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Adding a Restaurant to Your Existing Business

Adding a Restaurant to Your Existing Business

Last updated on 10/17/2018

Opening a restaurant in your existing business creates the opportunity for you to not only expand your market, but also to engage your current customers more. With increasing interest in online shopping, non-commercial accommodations like Airbnb, and video streaming, businesses like retail stores, hotels, and movie theatres are looking for solutions to keep customers coming back. Below, we explain how to choose what type of eatery to open, how you can partner with a franchise, and what kinds of permits you'll need to to add a restaurant to your business.

Why Should I Add a Restaurant to My Business?

people eating and drinking in a hotel restaurant with a bar

By providing your customers with the space to grab a cup of coffee as they look around or eat dinner before catching a movie, a visit to your business becomes a more unique experience that is worth the trip. With an eatery attached to your business, you invite your customers to stay longer, and you create new opportunities for fostering customer loyalty.

Choosing the Right Type of Eatery for Your Business

Before you move forward with opening a restaurant, it’s important to consider what type of establishment will best complement your existing business. Below are some key factors you should think about before choosing how you’d like to pursue this new venture.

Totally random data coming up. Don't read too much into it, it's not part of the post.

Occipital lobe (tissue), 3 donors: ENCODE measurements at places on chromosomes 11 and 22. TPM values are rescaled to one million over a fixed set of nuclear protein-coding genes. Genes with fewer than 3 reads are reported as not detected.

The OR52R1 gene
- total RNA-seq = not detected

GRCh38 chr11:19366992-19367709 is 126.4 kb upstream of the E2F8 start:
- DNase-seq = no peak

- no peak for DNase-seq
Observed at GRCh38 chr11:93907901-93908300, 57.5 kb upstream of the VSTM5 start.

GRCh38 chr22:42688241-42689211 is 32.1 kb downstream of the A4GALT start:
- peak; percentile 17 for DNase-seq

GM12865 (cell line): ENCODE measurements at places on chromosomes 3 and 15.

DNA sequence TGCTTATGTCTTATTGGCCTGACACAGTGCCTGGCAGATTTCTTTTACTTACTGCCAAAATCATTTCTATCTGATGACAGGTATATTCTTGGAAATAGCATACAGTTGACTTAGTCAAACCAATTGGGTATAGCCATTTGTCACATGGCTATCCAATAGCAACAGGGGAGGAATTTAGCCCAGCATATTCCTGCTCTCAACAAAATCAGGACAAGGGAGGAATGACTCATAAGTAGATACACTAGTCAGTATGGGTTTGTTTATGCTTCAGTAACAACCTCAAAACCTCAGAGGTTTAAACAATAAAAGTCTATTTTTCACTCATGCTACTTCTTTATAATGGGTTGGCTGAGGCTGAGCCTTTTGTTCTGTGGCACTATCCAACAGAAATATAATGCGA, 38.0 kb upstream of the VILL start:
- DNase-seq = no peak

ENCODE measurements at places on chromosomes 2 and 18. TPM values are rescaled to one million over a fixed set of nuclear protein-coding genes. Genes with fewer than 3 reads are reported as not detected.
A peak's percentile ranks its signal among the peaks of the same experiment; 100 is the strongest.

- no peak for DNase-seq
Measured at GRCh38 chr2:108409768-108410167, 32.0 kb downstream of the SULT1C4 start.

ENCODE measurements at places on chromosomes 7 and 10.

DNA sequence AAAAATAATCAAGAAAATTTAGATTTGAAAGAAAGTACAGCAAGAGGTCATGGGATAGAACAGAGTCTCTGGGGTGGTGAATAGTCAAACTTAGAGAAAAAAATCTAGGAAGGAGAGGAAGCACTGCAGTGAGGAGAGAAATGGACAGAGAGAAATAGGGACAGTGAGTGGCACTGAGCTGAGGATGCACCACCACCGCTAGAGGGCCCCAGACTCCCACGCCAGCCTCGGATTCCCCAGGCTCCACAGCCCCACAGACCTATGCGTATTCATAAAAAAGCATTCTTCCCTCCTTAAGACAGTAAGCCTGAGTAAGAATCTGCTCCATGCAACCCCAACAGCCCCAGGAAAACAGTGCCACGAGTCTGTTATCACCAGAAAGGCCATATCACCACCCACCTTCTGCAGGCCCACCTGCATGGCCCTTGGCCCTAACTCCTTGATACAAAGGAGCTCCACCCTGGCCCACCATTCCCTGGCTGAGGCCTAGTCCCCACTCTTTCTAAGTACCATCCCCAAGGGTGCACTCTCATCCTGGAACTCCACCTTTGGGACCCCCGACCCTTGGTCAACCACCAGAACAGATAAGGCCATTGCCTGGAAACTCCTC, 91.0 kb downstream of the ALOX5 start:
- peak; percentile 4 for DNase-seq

Open a Restaurant That Appeals to the Market of Your Business

Begin by doing market research and considering your customer base’s interests, needs, and preferences. What type of food or drink might they like? If you operate a high-end grocery store, your customers probably wouldn’t be interested in a fast food franchise. Guests at a movie theater may not have much interest in artisan pastries, and bookstore patrons would not be likely to order saucy buffalo wings before browsing your shelves.

Think about the demographics of your customers. Are a majority of your customers in a particular age bracket? Do they share a common lifestyle? Are most of your customers local to your city? Hotels, for instance, have a diverse market to appeal to. A hotel restaurant could attract guests who are vacationing or traveling on business, and your hotel restaurant could even draw in customers who live in town. With this in mind, you can decide which type of restaurant your existing customers and local passersby would be interested in.

Create a Restaurant That Complements and Supports Your Business

woman enjoying coffee at a bookstore cafe

While it is important to ensure that your two business types overlap in the market that they target, you must also be certain that your new restaurant will not compromise your existing business. For example, it may not be lucrative for the owner of a boutique hotel to put in a bar with a big dance floor just off of the lobby. While the hotel and bar’s markets may have overlap, a loud bar could take away from what draws some customers to your hotel. Instead, a traditional bistro may be more appropriate and please a larger percentage of your existing customer base.

Here are some other examples of complementary eatery and business combinations:

  • A farm-to-table breakfast and lunch cafe in a grocery store
  • A coffee shop with comfortable seating in a bookstore
  • A casual gastropub in a movie theatre

Opening a Franchise Restaurant Inside Your Business